defrayed out of the Consolidated Fund of the State.

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High Court Legal Services Committee:

The State Authority shall constitute a Committee to be called the High Court Legal Services
Committee for every High Court, for the purpose of exercising such powers and performing such
functions as may be determined by regulations made by the State Authority.

The Committee shall consist of

a) a sitting Judge of the High Court who shall be the Chairman; and
b) such number of other Members possessing such experience and qualifications as may be
determined by regulations made by the State Authority, to be nominated by the Chief Justice of the
High Court.

Functions of the State Authority:

It shall be the duty of the State Authority to given effect to the policy and directions of the Central
Authority.

The State Authority shall perform all or any of the following functions, namely:-
a) give legal service to persons who satisfy the criteria laid down under this Act.
b) conduct Lok Adalats, including Lok Adalats for High Court cases;
c) undertake preventive and strategic legal aid programmes; and
d) perform such other functions as the State Authority may, in consultation with the Central
Authority, fix by regulations.

Constitution of the District Legal Services Authority:

A District Authority shall consist of :-


a) the District Judge who shall be its Chairman; and
b) such number of other Members, possessing such experience and qualifications as may be
prescribed by the State Government, to be nominated by that Government in consultation with the
Chief Justice of the High Court.

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The administrative expenses of every District Authority, including the salaries, allowances and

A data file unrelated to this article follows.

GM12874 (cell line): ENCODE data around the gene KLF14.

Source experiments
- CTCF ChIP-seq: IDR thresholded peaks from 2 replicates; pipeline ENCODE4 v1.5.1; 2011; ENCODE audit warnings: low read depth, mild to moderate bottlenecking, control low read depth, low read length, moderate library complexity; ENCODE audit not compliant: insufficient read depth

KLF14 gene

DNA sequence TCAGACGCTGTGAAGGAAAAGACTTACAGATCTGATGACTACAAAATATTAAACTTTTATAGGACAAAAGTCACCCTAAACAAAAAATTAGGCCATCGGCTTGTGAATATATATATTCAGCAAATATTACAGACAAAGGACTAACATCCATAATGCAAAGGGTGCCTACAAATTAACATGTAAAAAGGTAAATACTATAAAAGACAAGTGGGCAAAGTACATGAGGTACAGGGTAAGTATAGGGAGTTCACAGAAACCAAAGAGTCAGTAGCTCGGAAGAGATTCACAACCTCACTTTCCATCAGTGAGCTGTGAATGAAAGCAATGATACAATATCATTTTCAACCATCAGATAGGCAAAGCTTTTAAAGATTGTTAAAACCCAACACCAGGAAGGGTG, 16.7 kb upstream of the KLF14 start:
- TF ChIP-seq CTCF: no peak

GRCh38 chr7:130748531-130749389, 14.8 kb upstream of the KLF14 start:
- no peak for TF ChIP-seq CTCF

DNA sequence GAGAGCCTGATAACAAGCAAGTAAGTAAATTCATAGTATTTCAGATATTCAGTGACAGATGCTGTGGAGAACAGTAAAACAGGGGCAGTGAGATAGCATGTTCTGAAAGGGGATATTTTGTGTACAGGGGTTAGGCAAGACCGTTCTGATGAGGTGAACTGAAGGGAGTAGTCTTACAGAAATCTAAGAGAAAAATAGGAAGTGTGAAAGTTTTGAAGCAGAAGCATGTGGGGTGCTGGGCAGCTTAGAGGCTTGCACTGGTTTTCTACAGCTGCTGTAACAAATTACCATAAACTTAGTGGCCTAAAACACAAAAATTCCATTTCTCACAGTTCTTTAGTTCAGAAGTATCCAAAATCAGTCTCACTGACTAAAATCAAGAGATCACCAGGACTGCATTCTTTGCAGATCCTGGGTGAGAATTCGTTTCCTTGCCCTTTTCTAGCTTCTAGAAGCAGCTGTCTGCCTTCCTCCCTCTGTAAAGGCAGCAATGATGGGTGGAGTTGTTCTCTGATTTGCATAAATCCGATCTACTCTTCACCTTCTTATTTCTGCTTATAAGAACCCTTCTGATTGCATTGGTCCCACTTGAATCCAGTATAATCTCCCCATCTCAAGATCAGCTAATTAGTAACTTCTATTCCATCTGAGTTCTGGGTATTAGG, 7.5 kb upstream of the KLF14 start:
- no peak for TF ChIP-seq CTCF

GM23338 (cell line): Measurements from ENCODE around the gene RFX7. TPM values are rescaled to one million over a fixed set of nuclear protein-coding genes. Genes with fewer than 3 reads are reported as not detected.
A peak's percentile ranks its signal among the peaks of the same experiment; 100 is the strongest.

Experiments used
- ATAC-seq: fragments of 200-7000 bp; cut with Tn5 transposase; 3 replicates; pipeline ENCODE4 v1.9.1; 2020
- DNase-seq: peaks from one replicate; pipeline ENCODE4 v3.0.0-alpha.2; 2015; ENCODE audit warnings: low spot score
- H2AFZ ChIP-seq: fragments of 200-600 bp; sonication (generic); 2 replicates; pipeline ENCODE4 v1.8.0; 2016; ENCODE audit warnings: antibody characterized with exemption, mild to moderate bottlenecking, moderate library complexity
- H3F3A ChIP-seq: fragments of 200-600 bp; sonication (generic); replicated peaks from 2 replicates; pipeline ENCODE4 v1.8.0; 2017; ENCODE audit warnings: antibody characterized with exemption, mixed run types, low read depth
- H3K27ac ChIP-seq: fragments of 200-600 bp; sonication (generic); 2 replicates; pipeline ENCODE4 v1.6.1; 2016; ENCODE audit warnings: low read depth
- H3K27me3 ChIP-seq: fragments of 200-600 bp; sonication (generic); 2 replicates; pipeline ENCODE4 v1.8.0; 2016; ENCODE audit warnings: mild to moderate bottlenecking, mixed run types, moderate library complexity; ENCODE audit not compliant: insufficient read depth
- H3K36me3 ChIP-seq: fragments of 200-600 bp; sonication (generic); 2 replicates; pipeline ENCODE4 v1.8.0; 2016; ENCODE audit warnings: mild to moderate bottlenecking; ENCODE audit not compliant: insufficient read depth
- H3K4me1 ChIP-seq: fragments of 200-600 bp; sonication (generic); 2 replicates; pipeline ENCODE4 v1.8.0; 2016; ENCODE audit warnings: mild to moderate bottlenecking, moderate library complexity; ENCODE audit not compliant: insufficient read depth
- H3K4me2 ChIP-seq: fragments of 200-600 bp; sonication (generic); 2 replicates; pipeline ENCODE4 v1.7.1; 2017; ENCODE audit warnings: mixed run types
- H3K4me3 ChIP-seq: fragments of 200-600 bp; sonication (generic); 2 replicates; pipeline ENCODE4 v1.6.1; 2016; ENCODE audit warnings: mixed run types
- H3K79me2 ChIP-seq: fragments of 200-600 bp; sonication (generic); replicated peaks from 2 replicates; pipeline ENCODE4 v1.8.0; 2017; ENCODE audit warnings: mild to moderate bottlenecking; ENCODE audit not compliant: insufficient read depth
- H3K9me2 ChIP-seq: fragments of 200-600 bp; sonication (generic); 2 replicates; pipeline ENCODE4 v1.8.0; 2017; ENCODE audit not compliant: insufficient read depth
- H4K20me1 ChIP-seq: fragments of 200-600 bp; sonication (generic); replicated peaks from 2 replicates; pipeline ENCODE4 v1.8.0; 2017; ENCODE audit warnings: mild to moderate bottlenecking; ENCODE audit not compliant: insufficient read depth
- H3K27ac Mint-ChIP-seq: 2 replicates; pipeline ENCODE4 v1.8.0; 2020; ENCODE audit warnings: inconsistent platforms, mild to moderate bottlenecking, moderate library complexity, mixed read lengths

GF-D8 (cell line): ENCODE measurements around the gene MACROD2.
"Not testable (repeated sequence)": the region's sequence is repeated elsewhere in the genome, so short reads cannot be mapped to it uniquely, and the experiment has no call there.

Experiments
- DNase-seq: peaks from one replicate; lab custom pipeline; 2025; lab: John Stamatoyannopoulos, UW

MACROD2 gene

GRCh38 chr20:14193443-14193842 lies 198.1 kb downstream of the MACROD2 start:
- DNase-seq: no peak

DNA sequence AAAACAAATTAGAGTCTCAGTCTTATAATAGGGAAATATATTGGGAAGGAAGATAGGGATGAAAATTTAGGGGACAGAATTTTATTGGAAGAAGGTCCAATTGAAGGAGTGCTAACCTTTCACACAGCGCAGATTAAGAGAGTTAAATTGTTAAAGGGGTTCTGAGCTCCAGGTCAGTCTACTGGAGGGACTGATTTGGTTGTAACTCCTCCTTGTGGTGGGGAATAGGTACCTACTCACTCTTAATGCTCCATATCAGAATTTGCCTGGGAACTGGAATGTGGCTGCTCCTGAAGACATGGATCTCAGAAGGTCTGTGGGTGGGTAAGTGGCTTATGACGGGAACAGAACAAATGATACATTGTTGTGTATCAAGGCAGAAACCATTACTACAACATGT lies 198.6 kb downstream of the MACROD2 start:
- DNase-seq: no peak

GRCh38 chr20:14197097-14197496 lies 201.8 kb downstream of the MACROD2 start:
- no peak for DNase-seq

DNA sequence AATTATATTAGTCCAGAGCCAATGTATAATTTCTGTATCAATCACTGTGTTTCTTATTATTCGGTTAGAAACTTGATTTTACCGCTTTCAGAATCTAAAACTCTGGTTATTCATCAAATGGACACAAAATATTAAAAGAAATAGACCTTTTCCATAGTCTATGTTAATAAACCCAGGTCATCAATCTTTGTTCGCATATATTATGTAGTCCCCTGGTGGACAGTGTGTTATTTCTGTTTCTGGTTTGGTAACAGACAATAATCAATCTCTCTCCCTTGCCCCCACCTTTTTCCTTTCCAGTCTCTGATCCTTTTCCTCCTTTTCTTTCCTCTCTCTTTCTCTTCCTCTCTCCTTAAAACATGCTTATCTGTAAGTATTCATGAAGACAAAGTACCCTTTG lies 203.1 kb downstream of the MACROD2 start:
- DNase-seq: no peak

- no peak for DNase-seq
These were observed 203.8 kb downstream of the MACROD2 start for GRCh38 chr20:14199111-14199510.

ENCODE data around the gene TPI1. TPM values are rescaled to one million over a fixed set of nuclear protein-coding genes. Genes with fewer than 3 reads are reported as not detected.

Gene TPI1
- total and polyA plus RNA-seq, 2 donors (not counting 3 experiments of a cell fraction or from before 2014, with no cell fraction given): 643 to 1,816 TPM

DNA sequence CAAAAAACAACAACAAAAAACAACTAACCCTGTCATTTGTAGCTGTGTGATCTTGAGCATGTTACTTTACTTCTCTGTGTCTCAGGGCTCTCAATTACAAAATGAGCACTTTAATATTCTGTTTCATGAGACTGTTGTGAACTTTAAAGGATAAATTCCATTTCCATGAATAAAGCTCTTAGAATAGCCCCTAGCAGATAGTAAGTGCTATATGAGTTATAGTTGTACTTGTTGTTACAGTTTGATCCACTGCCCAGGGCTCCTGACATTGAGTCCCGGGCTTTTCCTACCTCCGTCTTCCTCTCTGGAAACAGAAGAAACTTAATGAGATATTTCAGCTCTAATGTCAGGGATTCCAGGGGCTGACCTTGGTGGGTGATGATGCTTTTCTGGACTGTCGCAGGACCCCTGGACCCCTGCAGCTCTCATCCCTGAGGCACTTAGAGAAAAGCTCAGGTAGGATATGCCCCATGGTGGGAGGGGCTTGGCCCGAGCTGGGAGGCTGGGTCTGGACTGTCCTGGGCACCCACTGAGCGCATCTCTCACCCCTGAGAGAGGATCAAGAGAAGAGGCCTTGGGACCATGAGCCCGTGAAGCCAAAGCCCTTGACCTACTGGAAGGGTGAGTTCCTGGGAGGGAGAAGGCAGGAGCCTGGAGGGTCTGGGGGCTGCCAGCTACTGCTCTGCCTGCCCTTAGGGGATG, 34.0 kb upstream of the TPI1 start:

pensions payable to the Secretary, officers and other employees of the District Authority shall be
defrayed out of the Consolidated Fund of the State.

Functions of District Authority:

The District Authority may perform all or any of the following functions, namely:-
a. co-ordinate the activities of the Taluk Legal Services Committee and other legal services in the
District;
b. organise Lok Adalats within the Districts; and
c. perform such other functions as the State Authority may fix by regulations.
Constitution of the Taluk Legal Services Committee:
The Committee shall consist of -
a. the senior Civil Judge operating within the jurisdiction of the Committee who shall be the ex-
officio Chairman; and
b. such number of other Members, possessing such experience and qualifications, as may be
prescribed by the State Government, to be nominated by that Government in consultation with the
Chief Justice of the High Court.

Functions of Taluk Legal Services Committee:

The Taluk Legal Services Committee may perform all or any of the following functions, namely:-
a. co-ordinate the activities of legal services in the taluk;
b. organise Lok Adalats within the taluk; and
c. perform such other functions as the District Authority may assign to it.

Certain salient features of the Act are enumerated below:-

Section 2 Definitions.-

(1) (c) 'legal service' includes the rendering of any service in the conduct any case or other legal
proceeding before any court or other Authority or tribunal and the giving of advice on any legal
matter;

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(d) 'Lok Adalat' means a Lok Adalat organised under Chapter VI;
(g) 'scheme' means any scheme framed by the Central Authority, a State Authority or a District
Authority for the purpose of giving effect to any of the provisions of this Act;
(h) 'State Authority' means a State Legal Services Authority constituted under Section 6;
(2) Any reference in this Act to any other enactment or any provision thereof shall, in relation to an
area in which such enactment or provision is not in force, be construed as a reference to the
corresponding law or the relevant provision of the corresponding law, if any, in force in that area.

Section 19

1.Central, State, District and Taluk Legal Services Authority has been created who are responsible
for organizing Lok Adalats at such intervals and place.
2.Conciliators for Lok Adalat comprise the following: -
a. A sitting or retired judicial officer.